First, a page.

The new Bank of America SafeBalance checking account is designed to prevent customers from overdrawing their funds and racking up expensive overdraft fees.
But it comes with a price.
It sounds like this could be a great service for chronic overdrafters or customers with low balances in their checking accounts. Sixty dollars a year in bank fees is definitely better than the alternative. Overdraft fees cost customers on average about $225 a year, CNN Money says.
But The Huffington Post argues that the service already exists, and it’s free.
In 2010, the Federal Reserve “said that banks could no longer automatically charge customers huge fees for overdrawing an account balance on everyday purchases,” HuffPo explains.
The new rule said consumers have to opt in if they want so-called overdraft protection, which charges a hefty $35 or so fee every time you pay with an overdrawn account. If you don’t opt in, your debit card will simply be declined if your account doesn’t have enough money.
However, that rule doesn’t apply to paper checks or automatic bill payment plans. The Huffington Post says:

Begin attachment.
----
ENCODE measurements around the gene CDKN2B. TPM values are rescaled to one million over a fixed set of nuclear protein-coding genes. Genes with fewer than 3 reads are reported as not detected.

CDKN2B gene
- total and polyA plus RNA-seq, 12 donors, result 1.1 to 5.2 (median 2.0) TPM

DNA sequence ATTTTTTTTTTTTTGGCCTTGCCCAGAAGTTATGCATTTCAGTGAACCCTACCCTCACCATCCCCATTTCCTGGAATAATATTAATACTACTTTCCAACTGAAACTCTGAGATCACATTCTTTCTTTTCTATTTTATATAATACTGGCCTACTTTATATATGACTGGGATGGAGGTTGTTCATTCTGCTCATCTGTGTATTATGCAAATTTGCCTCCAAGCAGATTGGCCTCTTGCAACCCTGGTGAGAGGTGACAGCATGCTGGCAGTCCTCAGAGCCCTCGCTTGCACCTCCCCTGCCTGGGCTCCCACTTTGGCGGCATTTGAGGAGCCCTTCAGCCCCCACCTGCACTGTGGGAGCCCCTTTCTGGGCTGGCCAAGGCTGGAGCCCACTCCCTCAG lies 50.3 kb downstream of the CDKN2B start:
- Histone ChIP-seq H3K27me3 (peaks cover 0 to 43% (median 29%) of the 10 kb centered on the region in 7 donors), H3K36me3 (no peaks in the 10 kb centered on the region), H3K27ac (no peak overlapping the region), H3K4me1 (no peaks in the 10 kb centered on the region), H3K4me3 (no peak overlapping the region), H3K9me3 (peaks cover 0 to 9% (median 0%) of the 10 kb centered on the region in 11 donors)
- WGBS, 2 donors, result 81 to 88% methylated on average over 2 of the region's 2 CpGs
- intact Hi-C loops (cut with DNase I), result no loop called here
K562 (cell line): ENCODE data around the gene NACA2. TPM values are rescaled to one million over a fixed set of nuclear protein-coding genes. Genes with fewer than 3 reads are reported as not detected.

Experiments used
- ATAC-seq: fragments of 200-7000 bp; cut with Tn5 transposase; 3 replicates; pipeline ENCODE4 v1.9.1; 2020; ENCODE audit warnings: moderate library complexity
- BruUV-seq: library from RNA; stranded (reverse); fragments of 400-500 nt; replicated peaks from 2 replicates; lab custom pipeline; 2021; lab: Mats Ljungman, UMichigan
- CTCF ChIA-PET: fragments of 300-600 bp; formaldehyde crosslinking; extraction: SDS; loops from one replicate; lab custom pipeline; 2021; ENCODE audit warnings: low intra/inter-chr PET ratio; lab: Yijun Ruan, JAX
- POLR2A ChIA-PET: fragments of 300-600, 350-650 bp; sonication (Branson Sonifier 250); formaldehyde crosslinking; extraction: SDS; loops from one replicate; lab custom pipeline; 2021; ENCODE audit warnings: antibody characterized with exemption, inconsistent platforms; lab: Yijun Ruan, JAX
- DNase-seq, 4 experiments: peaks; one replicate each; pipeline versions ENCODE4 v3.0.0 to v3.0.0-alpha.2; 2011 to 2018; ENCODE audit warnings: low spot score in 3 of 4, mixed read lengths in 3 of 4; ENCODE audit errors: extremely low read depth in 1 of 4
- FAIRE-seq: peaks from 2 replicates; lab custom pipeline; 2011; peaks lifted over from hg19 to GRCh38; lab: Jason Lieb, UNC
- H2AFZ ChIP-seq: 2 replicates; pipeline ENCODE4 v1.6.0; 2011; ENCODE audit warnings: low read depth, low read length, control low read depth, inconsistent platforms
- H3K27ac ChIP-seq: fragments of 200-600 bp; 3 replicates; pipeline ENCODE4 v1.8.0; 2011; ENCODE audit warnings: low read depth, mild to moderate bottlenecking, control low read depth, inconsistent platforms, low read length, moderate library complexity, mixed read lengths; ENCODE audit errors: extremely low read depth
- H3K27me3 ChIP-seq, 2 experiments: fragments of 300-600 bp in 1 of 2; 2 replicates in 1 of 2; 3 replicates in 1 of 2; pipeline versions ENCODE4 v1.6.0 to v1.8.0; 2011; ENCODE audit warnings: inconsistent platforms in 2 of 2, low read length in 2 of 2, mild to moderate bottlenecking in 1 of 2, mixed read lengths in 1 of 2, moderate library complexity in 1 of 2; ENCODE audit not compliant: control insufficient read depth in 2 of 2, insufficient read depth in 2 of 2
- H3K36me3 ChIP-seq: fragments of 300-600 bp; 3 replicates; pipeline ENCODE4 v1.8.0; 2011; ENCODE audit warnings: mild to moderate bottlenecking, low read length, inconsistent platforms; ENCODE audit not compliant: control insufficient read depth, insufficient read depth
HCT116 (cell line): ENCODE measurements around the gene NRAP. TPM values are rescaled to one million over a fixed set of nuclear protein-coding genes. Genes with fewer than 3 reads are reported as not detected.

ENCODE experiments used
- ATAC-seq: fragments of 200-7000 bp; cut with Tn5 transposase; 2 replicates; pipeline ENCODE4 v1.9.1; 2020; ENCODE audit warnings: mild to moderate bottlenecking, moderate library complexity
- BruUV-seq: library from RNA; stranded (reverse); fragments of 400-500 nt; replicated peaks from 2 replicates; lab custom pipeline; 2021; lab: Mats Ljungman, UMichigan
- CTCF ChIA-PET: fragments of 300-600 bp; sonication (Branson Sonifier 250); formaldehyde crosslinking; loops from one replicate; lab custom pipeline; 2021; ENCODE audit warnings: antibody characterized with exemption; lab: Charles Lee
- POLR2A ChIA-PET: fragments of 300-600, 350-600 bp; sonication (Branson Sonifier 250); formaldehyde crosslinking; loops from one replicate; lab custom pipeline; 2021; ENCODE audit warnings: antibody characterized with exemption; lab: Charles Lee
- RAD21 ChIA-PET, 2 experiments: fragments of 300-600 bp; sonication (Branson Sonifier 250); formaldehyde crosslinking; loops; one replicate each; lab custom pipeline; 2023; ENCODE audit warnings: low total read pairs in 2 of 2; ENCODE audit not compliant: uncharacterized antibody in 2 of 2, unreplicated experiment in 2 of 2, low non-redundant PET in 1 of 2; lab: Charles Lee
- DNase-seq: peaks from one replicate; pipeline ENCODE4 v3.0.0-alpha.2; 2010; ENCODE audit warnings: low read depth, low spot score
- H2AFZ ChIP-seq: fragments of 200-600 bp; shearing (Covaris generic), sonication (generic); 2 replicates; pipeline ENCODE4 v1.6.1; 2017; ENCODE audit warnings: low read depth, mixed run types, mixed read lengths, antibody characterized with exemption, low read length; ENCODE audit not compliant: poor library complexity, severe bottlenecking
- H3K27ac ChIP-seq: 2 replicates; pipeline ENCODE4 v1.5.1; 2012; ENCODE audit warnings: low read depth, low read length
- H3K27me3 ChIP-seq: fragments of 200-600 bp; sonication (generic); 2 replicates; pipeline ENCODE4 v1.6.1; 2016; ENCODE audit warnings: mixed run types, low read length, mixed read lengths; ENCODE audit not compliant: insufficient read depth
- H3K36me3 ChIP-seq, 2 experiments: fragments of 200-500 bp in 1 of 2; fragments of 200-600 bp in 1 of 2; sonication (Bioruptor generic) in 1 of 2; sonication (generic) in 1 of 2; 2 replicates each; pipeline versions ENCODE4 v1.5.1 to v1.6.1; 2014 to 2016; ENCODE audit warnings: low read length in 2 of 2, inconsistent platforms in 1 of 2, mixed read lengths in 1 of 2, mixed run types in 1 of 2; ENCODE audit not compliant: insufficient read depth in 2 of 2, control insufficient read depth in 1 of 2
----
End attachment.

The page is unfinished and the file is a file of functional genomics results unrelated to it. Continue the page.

The customers signing up for this account won’t be getting paper checks, and poorer customers are less likely to have a bunch of automatic bill payments anyway. And you can avoid overdraft fees on such transactions, free of charge, simply by not having checks and not having bill payments automatically withdrawn.
Consumerist warns consumers with low checking account balances to steer clear of the new BofA account:
So if you are someone whose bank balance tends to hover close to the overdraft line and don’t want to incur fees, don’t go signing up for some ridiculous, fee-laden card from the nation’s second-largest bank.
Take your money to another bank or a credit union that has truly free checking and make sure you do not opt in to overdraft protection. Be careful of sketchy attempts to upsell or auto-enroll you into overdraft protection, and don’t let the bank talk you into the protection.
Bank of America’s SafeBalance accounts are available in a pilot program in Rhode Island, Oregon, Michigan, Virginia, Maryland and Washington, D.C.
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